President Obama and the Democrats' willingness to accept cuts to Social Security in the form of the gimmicky "chained CPI" right after an election where no candidate for federal office campaigned on it shows that the Right's long-term project of undoing the New Deal marches on despite the electorate's wishes.
WASHINGTON -- Billionaire private equity mogul Peter Peterson is investing millions of dollars in a new Washington-based campaign for austerity, plann...
Given the importance of Social Security to regular Americans and its partisan value to Democrats since Franklin Roosevelt, no sane Democrat should be associated with these efforts. But in an age of Citizens United and unlimited corporate donations, where Obama tacks back and forth between criticizing Wall Street and soliciting Wall Street executives for campaign funds, it is all too tempting to demonstrate fiscal "soundness" by joining this parade. Thanks to Paul Ryan, however, the president may be spared again. The association of Romney-Ryan with the gutting of Medicare and Social Security offers just too tempting a political target to throw away for the sake of impressing Simpson, Bowles, and their corporate cronies. Or so we must hope.
For more than a decade, deficit hawks and their allies in the media have been promoting a grand bargain whereby Republicans agree to tax hikes and Democrats agree to cut social programs like Social Security and Medicare. That, in turn, will put the deficit on a downward path and presumably restore economic growth. The trouble with this premise is that the current deficit is mainly the result of the recession itself plus the Bush tax cuts and military spending increases. It has nothing to do with Social Security; the projected increases in Medicare spending are only the result of failure to tackle deeper health care reform.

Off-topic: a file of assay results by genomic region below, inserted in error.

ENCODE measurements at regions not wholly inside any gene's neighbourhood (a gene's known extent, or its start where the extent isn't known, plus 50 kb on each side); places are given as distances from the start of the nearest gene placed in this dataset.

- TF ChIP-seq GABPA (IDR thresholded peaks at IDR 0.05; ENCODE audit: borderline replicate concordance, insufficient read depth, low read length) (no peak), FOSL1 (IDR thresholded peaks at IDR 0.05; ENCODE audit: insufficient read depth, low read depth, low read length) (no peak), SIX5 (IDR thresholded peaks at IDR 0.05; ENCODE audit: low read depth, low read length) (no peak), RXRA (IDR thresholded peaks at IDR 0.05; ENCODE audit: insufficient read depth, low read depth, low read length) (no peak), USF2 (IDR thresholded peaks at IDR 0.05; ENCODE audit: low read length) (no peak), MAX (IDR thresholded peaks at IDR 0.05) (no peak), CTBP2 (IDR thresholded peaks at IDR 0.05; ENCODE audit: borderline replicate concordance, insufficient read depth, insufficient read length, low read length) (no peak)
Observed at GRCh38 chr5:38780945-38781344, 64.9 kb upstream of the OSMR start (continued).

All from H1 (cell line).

Obama's move flummoxed the Republican Party into a week of rare silence, left Romney to speak gibberish to the NALEO meeting, and intensified support for Obama among Latinos without an offsetting backlash among Anglos. Obama's reluctant and belated acceptance of same-sex marriage accomplished something similar. Here public opinion remains closely divided, but is unmistakably moving in the direction of greater tolerance, especially among independent voters. Once again, the Republican capture by the hard right is revealed, and Romney is put in a usefully awkward position. The question, however, is why Obama waited so long, and why he doesn't pursue other areas where the Republican position is far to the right of public opinion. The answer seems to be a combination of Obama's own innate caution, and the obsessively tactical, "test-everything" orientation of his campaign strategists.